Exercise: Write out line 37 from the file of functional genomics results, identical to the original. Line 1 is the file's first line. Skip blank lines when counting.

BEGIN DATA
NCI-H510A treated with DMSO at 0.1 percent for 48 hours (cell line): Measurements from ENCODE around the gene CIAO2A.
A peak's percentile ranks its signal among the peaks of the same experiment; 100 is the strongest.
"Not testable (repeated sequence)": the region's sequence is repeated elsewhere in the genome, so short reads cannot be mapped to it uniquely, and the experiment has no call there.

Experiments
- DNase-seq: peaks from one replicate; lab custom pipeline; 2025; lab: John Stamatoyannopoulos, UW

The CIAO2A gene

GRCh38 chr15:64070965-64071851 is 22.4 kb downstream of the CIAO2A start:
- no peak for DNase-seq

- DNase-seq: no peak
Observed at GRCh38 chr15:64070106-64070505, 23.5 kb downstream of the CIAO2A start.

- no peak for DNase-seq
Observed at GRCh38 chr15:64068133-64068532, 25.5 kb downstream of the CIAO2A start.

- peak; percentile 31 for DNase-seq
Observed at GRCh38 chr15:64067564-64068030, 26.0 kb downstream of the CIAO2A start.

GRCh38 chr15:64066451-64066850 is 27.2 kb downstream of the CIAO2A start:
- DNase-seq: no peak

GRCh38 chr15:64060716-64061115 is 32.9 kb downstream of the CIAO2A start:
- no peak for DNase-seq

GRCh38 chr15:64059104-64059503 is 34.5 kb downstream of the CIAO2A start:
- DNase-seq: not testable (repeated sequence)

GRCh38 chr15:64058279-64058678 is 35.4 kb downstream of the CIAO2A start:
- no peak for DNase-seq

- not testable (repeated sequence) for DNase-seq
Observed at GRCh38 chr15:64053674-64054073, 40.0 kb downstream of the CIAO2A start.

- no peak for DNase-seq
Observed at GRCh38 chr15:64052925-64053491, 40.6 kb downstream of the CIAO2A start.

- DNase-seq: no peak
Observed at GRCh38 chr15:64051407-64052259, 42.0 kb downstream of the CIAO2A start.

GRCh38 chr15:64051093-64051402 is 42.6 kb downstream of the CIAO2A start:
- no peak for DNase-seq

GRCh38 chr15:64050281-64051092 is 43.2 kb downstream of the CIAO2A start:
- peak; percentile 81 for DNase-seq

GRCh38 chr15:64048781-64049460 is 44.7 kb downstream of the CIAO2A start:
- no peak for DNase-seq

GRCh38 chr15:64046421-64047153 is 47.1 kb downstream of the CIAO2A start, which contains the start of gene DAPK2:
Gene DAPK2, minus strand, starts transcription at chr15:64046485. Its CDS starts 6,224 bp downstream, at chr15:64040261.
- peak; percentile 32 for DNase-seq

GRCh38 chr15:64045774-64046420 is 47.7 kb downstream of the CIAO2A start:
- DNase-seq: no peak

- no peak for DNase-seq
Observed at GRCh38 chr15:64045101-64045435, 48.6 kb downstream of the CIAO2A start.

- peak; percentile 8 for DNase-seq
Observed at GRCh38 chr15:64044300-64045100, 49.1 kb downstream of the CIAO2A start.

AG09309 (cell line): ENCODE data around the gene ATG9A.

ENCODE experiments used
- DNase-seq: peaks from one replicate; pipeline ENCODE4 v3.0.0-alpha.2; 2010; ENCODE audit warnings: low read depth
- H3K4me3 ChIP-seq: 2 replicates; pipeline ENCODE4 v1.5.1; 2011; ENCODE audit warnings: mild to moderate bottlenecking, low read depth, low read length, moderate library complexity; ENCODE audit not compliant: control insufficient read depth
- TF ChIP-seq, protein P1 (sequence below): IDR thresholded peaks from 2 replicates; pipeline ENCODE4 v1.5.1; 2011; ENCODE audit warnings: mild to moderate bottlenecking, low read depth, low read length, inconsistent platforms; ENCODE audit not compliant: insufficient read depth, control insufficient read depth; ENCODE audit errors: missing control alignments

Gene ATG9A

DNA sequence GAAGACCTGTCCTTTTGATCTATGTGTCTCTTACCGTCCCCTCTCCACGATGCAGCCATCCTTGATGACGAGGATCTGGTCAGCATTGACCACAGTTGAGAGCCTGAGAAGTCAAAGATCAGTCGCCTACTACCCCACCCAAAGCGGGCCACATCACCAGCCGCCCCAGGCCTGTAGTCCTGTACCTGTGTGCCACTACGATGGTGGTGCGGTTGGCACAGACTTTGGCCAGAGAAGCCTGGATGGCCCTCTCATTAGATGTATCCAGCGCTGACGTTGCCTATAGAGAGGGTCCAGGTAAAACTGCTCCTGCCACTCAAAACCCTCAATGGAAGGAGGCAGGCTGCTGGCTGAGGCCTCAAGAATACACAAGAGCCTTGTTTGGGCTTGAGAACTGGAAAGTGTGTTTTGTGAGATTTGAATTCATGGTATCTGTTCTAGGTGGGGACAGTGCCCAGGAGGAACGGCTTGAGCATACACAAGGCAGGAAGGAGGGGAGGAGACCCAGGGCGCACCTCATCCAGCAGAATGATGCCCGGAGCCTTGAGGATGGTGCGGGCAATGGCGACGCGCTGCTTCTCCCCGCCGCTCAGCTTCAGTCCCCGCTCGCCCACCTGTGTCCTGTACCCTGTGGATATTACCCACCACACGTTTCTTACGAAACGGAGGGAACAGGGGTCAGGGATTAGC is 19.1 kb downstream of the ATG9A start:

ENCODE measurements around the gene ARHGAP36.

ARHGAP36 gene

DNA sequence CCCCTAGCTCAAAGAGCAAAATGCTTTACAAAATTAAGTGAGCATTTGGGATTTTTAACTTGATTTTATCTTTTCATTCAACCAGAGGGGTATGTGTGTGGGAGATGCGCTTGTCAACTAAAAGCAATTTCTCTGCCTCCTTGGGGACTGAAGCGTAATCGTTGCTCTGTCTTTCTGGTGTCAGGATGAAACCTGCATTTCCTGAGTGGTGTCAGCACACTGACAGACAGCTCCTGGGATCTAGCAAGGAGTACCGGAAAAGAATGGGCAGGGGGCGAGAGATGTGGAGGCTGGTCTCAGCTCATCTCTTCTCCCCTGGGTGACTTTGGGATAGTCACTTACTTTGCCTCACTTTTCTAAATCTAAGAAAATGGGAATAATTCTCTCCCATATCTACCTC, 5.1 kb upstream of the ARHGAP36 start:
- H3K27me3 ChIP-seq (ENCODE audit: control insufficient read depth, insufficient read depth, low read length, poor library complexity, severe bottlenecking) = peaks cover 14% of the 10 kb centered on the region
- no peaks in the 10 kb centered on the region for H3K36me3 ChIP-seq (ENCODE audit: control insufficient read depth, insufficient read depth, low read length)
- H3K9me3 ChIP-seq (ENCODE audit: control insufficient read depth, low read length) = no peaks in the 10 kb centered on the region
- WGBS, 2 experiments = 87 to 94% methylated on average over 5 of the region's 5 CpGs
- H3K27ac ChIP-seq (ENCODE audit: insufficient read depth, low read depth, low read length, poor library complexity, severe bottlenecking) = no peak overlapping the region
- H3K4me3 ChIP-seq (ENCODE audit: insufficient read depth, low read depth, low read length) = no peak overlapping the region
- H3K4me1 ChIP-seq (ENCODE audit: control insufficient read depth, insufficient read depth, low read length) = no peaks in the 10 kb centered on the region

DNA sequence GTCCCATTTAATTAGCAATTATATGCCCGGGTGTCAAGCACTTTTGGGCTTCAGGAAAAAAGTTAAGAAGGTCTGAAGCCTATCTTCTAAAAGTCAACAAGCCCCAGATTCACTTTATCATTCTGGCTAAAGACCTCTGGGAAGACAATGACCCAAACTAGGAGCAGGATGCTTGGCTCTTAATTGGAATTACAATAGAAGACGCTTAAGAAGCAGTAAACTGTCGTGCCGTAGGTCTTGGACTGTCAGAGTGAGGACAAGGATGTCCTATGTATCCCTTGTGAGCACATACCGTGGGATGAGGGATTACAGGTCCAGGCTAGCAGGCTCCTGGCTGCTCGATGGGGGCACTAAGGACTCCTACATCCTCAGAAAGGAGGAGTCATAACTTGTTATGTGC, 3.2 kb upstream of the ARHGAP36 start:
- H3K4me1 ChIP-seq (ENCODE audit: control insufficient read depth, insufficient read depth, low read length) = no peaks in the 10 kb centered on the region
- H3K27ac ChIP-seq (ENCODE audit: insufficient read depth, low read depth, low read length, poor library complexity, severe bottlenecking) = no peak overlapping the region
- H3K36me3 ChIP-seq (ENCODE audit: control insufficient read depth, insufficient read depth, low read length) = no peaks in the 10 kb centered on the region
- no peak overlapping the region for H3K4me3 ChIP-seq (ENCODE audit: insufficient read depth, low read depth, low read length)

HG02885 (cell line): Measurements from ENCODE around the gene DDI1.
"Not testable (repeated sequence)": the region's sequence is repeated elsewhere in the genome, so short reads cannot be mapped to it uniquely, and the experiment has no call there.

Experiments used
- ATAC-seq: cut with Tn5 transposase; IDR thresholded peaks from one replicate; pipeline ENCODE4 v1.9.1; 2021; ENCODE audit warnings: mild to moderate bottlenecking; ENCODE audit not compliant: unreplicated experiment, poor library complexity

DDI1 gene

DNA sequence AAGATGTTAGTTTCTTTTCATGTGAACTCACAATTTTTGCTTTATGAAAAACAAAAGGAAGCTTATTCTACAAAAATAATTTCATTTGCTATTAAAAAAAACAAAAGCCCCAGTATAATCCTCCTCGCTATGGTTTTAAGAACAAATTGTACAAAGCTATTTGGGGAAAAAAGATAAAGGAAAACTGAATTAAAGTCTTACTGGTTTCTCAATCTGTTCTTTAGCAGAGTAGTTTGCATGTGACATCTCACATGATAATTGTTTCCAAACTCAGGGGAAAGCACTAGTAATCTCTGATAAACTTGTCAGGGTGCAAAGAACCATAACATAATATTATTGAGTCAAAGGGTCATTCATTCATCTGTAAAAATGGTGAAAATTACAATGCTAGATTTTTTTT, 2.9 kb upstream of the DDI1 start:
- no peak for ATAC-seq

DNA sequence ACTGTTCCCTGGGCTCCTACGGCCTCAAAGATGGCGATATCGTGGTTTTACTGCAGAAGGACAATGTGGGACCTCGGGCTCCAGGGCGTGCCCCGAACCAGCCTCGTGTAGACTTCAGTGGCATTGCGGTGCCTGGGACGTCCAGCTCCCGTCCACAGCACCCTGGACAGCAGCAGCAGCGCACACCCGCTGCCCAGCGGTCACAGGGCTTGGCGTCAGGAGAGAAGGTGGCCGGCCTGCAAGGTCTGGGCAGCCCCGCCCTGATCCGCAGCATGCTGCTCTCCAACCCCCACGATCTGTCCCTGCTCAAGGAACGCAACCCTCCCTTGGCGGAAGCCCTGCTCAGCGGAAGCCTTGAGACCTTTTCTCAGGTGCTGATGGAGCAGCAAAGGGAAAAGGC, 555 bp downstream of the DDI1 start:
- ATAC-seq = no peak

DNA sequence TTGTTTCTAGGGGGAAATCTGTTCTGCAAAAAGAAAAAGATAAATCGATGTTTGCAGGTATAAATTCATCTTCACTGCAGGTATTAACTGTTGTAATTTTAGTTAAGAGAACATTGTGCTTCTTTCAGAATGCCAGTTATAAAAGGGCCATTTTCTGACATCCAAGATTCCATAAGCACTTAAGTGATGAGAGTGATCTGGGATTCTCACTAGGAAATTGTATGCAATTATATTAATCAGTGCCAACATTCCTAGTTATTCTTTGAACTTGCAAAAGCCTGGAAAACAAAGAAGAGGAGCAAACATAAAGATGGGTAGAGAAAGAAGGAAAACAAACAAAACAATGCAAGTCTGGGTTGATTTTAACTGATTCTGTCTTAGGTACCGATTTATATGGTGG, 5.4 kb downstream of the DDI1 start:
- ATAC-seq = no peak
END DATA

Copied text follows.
- peak; percentile 32 for DNase-seq